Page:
With the first frosts of the year occurring, the earlier and earlier nights, and the last of the leaves beginning to drop, our thoughts naturally turn towards winter.
Most people consider our mid-atlantic winters devoid of life and that is a fair assumption based on the witnessable preparations of our deciduous treescape, but life is still all around us – whether hibernating, finding new ways to survive this cold new world, or staging it’s re-emergence.
In some rare cases life is occurring in all of its grandest theater, as is the case with our marbled salamanders (Ambystoma opacum). Each fall, as the weather begins to cool, this native (and nearly statewide) salamander begins to court, mate, and lay their eggs!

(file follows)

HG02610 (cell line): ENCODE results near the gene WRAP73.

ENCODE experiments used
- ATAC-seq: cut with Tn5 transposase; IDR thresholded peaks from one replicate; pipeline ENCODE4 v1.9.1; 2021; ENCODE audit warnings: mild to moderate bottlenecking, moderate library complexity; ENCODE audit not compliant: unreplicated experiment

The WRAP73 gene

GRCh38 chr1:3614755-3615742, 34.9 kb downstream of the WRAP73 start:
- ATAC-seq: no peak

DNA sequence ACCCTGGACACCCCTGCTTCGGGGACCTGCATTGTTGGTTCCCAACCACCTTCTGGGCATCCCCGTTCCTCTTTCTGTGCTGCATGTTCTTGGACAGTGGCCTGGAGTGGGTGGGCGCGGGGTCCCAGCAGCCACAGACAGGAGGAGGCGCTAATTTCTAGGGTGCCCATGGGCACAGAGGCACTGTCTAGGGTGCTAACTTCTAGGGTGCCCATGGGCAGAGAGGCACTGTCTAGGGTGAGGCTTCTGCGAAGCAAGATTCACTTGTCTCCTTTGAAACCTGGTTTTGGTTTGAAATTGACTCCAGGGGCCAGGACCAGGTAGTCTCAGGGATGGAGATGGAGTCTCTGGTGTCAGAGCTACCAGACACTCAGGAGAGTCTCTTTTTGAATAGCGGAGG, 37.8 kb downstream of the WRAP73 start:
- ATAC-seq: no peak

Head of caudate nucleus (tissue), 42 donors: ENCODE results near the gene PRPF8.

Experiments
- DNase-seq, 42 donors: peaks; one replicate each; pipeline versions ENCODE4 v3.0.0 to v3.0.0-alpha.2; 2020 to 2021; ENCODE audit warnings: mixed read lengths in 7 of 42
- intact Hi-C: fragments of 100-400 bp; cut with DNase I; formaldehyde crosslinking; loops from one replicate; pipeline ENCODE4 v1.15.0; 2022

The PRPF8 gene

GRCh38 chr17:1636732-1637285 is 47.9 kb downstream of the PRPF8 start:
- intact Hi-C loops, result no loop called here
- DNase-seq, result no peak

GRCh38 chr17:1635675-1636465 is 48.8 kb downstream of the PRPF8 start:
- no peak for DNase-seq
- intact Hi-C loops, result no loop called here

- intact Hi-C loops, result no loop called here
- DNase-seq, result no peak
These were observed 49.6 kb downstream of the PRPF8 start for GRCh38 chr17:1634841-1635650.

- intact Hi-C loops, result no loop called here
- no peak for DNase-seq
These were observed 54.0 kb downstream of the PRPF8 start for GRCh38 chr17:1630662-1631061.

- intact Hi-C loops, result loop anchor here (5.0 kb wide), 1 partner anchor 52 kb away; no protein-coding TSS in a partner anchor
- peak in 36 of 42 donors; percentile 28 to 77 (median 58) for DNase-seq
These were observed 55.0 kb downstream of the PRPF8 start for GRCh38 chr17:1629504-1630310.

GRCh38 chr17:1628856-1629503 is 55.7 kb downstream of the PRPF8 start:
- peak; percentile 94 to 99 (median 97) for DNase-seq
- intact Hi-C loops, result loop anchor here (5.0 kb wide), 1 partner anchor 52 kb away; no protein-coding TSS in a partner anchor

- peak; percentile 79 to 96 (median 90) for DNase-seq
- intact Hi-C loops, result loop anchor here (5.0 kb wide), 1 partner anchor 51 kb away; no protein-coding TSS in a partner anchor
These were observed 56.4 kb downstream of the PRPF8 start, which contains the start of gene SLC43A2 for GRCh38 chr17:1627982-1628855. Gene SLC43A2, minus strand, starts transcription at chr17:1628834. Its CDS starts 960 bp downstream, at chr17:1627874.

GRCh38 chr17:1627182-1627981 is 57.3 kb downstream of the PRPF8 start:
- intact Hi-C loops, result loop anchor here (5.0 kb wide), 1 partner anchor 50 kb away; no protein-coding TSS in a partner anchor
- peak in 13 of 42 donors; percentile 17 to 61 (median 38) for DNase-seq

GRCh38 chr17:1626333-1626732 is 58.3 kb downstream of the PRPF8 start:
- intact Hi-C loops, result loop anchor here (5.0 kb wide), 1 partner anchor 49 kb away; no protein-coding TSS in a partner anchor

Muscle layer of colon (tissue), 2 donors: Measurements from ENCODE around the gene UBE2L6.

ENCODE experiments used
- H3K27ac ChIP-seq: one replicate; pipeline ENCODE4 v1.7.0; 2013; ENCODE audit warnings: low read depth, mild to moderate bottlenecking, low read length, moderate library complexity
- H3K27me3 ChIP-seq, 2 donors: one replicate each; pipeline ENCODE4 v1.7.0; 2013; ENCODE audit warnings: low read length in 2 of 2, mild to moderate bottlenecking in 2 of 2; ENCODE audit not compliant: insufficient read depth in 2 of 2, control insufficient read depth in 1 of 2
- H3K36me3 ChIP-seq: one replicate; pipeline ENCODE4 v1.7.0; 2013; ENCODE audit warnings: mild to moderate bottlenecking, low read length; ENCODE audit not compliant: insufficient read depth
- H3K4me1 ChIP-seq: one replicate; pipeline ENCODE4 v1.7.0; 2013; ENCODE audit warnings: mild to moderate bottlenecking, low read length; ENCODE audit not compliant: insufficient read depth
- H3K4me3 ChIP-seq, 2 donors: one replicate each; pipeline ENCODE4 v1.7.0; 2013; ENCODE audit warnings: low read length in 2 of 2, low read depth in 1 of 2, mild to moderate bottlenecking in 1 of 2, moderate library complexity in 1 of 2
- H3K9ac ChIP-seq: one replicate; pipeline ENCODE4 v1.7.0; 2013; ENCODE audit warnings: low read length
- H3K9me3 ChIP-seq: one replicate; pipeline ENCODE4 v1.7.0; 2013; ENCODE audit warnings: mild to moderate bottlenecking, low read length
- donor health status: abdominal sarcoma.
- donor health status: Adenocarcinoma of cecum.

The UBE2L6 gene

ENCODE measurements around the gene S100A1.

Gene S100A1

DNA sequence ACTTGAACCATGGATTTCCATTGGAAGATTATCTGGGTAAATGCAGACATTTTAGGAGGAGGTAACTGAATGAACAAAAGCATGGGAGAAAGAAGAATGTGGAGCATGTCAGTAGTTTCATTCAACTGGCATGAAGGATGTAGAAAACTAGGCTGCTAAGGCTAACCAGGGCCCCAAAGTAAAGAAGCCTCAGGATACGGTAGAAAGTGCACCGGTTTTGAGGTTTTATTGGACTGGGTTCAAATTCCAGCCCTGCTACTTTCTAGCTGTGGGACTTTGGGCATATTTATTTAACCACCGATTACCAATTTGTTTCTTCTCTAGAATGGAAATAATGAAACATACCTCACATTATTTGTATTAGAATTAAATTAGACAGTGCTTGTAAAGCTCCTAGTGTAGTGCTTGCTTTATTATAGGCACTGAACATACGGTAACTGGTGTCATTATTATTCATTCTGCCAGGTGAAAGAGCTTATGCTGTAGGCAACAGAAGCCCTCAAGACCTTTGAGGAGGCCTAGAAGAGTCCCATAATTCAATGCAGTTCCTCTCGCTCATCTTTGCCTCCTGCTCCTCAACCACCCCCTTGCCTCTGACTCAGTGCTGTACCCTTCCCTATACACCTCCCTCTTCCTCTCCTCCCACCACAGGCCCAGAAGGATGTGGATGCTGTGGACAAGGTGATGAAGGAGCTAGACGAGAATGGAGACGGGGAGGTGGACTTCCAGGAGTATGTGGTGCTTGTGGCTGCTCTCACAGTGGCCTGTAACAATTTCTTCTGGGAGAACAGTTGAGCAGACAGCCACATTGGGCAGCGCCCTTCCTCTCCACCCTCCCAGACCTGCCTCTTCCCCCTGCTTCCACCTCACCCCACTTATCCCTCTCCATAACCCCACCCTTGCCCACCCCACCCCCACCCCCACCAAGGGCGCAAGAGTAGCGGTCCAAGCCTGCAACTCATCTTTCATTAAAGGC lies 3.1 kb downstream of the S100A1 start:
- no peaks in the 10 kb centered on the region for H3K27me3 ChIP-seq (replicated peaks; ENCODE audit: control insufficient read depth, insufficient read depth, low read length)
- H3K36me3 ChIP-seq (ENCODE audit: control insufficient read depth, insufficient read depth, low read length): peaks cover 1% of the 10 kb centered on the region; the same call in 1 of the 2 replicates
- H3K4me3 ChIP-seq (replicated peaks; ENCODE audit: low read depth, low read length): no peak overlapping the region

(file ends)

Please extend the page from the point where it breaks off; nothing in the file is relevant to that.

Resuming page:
Usually depositing these eggs in a covered depression of sorts, their larvae continue to develop as the weather gets colder and colder, eventually hatching from when the winter rains come and submerge them for a few days. Once hatched these larvae, or salamander tadpoles, live out the first part of their lives in vernal pools during the coldest parts of the year!
While this sounds like an extreme adaptation, just think of the enormous advantage this provides them to be able to live and grow while there are few other predators, or competition, sharing their vernal pools with them!
For those interested in more about how the animal world survives (and in some cases, thrives!) through the winter, we recommend Bernd Heinrich’s 2009 book, Winter World: The Ingenuity of Animal Survival.
We also plan on documenting and highlighting the winter life that occurs here at VOF’s Preserve at Bull Run Mountains. So stay tuned and stay curious!